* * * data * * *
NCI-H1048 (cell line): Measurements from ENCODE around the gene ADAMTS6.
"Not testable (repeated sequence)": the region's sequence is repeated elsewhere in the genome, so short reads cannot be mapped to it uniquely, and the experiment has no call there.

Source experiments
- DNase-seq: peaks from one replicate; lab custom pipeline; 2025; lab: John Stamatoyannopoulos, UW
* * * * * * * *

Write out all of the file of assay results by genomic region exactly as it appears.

NCI-H1048 (cell line): Measurements from ENCODE around the gene ADAMTS6.
"Not testable (repeated sequence)": the region's sequence is repeated elsewhere in the genome, so short reads cannot be mapped to it uniquely, and the experiment has no call there.

Source experiments
- DNase-seq: peaks from one replicate; lab custom pipeline; 2025; lab: John Stamatoyannopoulos, UW